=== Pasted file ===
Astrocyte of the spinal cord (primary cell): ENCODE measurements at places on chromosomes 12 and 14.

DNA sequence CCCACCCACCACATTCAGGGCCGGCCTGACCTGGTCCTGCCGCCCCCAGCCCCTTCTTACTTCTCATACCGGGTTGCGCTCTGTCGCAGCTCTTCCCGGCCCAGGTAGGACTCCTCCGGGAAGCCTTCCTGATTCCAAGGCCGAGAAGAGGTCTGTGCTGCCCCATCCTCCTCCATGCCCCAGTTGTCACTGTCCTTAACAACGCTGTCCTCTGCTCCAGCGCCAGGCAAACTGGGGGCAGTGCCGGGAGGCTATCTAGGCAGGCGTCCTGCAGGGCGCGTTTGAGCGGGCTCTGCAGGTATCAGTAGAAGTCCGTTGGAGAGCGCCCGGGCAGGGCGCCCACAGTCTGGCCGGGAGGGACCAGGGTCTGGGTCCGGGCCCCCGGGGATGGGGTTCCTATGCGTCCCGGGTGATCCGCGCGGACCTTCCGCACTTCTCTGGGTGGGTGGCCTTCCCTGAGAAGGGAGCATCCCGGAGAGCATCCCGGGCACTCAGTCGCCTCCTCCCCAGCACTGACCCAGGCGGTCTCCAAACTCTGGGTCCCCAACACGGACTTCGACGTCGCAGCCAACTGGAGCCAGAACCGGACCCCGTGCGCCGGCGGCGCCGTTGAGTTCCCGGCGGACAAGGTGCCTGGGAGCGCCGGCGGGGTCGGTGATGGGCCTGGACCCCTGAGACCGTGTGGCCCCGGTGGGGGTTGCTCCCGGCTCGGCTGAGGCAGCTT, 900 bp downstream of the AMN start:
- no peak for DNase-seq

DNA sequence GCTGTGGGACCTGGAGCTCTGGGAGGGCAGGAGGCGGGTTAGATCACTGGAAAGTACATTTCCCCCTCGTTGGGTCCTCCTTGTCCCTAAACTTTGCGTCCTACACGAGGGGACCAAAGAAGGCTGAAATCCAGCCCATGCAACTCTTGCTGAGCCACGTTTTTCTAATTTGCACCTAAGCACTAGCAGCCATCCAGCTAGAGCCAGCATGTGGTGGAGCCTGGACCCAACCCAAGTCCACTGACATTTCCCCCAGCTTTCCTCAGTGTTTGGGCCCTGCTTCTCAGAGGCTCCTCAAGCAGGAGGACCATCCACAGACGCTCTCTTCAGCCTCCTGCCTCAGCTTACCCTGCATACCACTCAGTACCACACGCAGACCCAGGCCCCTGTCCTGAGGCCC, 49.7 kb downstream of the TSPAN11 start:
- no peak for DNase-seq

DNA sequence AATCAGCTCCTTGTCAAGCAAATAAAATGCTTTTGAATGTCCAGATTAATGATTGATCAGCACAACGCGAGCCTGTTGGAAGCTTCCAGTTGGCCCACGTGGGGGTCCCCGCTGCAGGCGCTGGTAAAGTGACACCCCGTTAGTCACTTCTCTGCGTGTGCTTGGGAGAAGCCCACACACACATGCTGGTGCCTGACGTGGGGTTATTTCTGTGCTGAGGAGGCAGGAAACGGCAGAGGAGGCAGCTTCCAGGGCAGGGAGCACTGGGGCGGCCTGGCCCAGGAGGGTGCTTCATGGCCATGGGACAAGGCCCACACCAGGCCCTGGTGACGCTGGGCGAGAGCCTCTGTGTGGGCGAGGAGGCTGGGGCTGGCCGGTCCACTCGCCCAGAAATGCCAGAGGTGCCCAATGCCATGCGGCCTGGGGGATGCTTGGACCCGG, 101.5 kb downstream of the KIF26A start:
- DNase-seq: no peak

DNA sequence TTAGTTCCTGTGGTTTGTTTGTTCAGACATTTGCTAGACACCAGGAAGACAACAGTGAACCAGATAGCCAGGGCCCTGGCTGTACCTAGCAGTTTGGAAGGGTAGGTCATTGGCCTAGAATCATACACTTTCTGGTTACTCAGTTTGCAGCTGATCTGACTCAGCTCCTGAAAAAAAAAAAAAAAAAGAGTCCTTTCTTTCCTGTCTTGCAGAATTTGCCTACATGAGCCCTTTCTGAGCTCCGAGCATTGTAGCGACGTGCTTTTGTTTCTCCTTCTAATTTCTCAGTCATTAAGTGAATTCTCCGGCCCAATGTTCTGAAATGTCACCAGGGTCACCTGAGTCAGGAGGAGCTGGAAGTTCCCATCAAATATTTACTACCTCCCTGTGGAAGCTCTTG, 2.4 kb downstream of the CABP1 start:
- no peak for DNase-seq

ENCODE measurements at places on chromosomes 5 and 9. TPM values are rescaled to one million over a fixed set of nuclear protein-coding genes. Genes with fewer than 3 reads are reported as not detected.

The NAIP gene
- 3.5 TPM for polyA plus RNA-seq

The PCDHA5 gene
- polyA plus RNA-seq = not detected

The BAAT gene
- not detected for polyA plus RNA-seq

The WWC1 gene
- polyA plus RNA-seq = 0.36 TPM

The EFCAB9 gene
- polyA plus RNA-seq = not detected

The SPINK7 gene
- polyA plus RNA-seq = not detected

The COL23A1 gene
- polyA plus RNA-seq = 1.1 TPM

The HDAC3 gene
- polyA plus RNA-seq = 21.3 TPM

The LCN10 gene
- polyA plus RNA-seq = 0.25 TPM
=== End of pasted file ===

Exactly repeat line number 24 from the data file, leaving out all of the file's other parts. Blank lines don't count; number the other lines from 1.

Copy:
- polyA plus RNA-seq = 1.1 TPM